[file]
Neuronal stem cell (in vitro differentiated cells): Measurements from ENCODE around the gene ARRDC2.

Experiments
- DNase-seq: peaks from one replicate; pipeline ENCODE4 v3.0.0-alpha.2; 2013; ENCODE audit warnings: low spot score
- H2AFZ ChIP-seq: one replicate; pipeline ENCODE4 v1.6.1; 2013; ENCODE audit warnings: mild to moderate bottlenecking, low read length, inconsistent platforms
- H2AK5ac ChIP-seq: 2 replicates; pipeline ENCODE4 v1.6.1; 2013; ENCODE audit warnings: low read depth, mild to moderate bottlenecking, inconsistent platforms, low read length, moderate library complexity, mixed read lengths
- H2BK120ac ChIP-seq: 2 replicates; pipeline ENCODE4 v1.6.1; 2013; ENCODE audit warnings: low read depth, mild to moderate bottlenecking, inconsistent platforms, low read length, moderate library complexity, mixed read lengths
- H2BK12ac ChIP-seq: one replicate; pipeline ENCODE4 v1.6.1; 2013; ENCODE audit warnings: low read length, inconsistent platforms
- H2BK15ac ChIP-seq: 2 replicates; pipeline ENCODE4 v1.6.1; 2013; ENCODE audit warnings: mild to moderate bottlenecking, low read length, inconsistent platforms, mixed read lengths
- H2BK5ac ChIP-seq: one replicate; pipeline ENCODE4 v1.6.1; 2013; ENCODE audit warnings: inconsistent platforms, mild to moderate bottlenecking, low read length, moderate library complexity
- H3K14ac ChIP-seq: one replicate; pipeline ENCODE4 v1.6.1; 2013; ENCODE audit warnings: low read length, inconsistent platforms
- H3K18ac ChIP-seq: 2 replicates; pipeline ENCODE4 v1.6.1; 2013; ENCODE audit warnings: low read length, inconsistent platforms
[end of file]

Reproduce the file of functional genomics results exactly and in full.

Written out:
Neuronal stem cell (in vitro differentiated cells): Measurements from ENCODE around the gene ARRDC2.

Experiments
- DNase-seq: peaks from one replicate; pipeline ENCODE4 v3.0.0-alpha.2; 2013; ENCODE audit warnings: low spot score
- H2AFZ ChIP-seq: one replicate; pipeline ENCODE4 v1.6.1; 2013; ENCODE audit warnings: mild to moderate bottlenecking, low read length, inconsistent platforms
- H2AK5ac ChIP-seq: 2 replicates; pipeline ENCODE4 v1.6.1; 2013; ENCODE audit warnings: low read depth, mild to moderate bottlenecking, inconsistent platforms, low read length, moderate library complexity, mixed read lengths
- H2BK120ac ChIP-seq: 2 replicates; pipeline ENCODE4 v1.6.1; 2013; ENCODE audit warnings: low read depth, mild to moderate bottlenecking, inconsistent platforms, low read length, moderate library complexity, mixed read lengths
- H2BK12ac ChIP-seq: one replicate; pipeline ENCODE4 v1.6.1; 2013; ENCODE audit warnings: low read length, inconsistent platforms
- H2BK15ac ChIP-seq: 2 replicates; pipeline ENCODE4 v1.6.1; 2013; ENCODE audit warnings: mild to moderate bottlenecking, low read length, inconsistent platforms, mixed read lengths
- H2BK5ac ChIP-seq: one replicate; pipeline ENCODE4 v1.6.1; 2013; ENCODE audit warnings: inconsistent platforms, mild to moderate bottlenecking, low read length, moderate library complexity
- H3K14ac ChIP-seq: one replicate; pipeline ENCODE4 v1.6.1; 2013; ENCODE audit warnings: low read length, inconsistent platforms
- H3K18ac ChIP-seq: 2 replicates; pipeline ENCODE4 v1.6.1; 2013; ENCODE audit warnings: low read length, inconsistent platforms